Advertisement

Any-Com Multi-robot Path-Planning with Dynamic Teams: Multi-robot Coordination under Communication Constraints

  • Michael Otte
  • Nikolaus Correll
Part of the Springer Tracts in Advanced Robotics book series (STAR, volume 79)

Abstract

We are interested in finding solutions to the multi-robot path-planning problem that have guarantees on completeness, are robust to communication failure, and incorporate varying team size. In this paper we present an algorithm that addresses the complete multi-robot path-planning problem from two different angles. First, dynamic teams are used to minimize computational complexity per robot and maximize communication bandwidth between team-members. Second, each team is formed into a distributed computer that utilizes surplus communication bandwidth to help achieve better solution quality and to speed-up consensus time. The proposed algorithm is evaluated in three real-world experiments that promote dynamic team formation. In the first experiment, a five mobile robot team plans a set of compatible paths through an office environment while communication quality is disrupted using a tin-can Faraday cage. Results show that the distributed framework of the proposed algorithm drastically speeds-up computation, even when packet loss is as high as 97%. In the second and third experiments, four robots are deployed in a network of three building wings connected by a common room. Results of the latter experiments emphasize a need for dynamic team algorithms that can judiciously choose which subset of the original problem a particular dynamic team should solve.

Keywords

Mobile Robot Packet Loss Motion Planning Communication Quality Team Formation 
These keywords were added by machine and not by the authors. This process is experimental and the keywords may be updated as the learning algorithm improves.

Preview

Unable to display preview. Download preview PDF.

Unable to display preview. Download preview PDF.

References

  1. Alami, R., Fleury, S., Herrb, M., Ingrand, F., Robert, F.: Multi-robot cooperation in the martha project. IEEE Robotics and Automation Magazine 5, 36–47 (1998)CrossRefGoogle Scholar
  2. Aronov, B., de Berg, M., van der Stappen, A.F., Svestka, P., Vleugels, J.: Motion planning for multiple robots. In: Proceedings of the Fourteenth Annual Symposium on Computational Geometry, Minneapolis, USA, pp. 374–382 (1998)Google Scholar
  3. Asarm, K., Schmidt, G.: Conflict-free motion of multiple mobile robots based on decentralized motion planning and negotiation. In: Proc. IEEE International Conference on Robotics and Automation, pp. 3526–3533 (1997)Google Scholar
  4. Bennewitz, M., Burgard, W., Thrun, S.: Optimizing schedules for prioritized path planning of multi-robot systems. In: Proc. IEEE International Conference on Robotics and Automation, pp. 271–276 (2001)Google Scholar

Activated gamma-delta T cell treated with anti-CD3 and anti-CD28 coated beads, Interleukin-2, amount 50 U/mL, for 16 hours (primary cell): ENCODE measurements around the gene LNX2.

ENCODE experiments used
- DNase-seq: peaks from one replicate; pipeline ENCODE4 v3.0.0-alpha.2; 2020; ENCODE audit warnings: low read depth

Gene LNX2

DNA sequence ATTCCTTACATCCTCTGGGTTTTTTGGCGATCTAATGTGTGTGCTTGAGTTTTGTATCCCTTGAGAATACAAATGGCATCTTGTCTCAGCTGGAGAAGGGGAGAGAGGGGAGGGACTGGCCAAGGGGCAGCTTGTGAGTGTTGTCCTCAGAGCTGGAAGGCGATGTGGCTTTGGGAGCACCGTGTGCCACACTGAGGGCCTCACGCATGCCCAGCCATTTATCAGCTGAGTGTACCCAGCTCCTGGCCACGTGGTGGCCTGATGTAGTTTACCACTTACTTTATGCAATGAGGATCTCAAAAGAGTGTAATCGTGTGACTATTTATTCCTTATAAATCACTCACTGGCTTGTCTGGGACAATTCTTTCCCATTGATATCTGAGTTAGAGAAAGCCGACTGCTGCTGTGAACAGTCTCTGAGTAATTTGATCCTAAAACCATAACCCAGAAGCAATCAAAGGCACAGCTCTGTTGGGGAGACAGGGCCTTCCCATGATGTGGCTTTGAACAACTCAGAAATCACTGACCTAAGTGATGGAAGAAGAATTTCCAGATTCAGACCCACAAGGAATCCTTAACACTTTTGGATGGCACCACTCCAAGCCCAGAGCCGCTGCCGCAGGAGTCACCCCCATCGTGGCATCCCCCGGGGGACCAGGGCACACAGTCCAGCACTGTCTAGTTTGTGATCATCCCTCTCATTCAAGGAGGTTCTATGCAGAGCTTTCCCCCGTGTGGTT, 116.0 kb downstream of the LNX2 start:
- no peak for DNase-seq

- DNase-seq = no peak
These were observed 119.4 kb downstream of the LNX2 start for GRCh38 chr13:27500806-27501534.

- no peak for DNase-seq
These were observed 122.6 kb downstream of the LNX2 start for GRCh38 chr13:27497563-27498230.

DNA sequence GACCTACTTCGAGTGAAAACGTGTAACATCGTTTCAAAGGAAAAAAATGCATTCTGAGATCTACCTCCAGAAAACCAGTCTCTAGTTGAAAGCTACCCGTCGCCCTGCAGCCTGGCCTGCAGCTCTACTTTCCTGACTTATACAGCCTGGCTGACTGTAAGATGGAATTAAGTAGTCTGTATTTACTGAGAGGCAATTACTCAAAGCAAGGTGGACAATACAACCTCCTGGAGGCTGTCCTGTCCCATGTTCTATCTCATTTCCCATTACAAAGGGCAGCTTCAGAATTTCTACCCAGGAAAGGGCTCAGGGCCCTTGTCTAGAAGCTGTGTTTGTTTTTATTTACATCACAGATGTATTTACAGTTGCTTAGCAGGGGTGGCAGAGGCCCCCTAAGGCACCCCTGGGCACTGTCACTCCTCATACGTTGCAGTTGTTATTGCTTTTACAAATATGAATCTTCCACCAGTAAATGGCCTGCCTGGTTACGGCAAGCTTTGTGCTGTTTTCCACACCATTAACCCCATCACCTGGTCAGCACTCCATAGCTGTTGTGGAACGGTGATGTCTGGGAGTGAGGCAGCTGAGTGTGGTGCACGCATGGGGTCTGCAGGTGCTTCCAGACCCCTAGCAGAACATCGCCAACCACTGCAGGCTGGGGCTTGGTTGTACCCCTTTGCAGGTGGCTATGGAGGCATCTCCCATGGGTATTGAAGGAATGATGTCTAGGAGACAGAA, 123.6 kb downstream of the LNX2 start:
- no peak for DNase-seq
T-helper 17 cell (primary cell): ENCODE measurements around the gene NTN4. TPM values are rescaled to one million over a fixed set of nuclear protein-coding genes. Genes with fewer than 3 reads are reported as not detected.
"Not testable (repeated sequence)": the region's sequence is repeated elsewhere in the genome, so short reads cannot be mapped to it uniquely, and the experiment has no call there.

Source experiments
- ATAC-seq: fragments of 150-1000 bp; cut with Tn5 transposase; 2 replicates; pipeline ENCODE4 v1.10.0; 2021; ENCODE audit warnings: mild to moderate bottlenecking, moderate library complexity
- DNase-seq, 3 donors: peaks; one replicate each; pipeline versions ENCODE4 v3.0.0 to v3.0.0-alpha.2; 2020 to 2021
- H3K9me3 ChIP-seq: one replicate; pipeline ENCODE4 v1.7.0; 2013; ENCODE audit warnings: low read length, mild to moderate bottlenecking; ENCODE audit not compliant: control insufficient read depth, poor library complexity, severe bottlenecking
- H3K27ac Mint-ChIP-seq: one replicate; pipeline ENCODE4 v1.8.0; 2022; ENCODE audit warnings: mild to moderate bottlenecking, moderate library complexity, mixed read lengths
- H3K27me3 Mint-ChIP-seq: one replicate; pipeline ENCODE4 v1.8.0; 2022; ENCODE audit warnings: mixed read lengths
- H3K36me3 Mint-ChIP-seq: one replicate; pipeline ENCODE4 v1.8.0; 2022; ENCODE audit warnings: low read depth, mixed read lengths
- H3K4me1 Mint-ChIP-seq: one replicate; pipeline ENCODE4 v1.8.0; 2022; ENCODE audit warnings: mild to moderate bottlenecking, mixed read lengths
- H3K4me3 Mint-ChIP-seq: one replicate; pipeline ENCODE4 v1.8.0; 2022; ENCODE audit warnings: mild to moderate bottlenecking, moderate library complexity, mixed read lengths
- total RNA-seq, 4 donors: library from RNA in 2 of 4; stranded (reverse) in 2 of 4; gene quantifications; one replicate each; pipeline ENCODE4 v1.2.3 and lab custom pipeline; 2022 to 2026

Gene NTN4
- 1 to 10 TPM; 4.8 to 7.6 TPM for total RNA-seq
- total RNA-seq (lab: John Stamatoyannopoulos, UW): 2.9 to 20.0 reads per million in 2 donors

5. Boddy, M., Dean, T.L.: Solving time-dependent planning problems. In: Proc. Eleventh International Joint Conference on Artificial Intelligence, pp. 979–984 (1989)Google Scholar
  6. Bonert, M., Shu, L.H., Benhabib, B.: Motion planning for multi-robot assembly systems. International Journal of Computer Integrated Manufacturing 13, 301–310 (2000)CrossRefGoogle Scholar
  7. Buckley, S.J.: Fast motion planning for multiple moving robots. In: Proc. IEEE International Conference on Robotics and Automation, pp. 322–326 (1989)Google Scholar
  8. Clark, C.M., Rock, S.: Randomized motion planning for groups of nonholonomic robots. In: Proc. International Symposium of Artificial Intelligence, Robotics and Automation in Space (2001)Google Scholar
  9. Clark, C.M., Rock, S.M., Latombe, J.C.: Dynamic networks for motion planning in multi-robot space systems. In: Proc. 7th International Symposium on Artificial Intelligence, Robotics and Automation in Space: i-SAIRAS, pp. 3621–3631 (2003a)Google Scholar
  10. Clark, C.M., Rock, S.M., Latombe, J.C.: Motion planning for multiple mobile robots using dynamic networks. In: Proc. IEEE International Conference on Robotics and Automation, pp. 4222–4227 (2003b)Google Scholar
  11. Erdmann, M., Lozano-Perez, T.: On multiple moving objects. Algorithmica, 477–521 (1987)Google Scholar
  12. Everett, H.R., Gage, D.W., Gilbreath, G.A., Laird, R.T., Smurlo, R.P.: Real-world issues in warehouse navigation. In: Proceedings of the SPIE Conference on Mobile Robots IX, Boston, MA, vol. 2352, pp. 629–634 (1994)Google Scholar
  13. Ferguson, D., Stentz, A.: Anytime rrts. In: Proc. IEEE/RSJ International Conference on Intelligent Robots and Systems, pp. 5369–5375 (2006)Google Scholar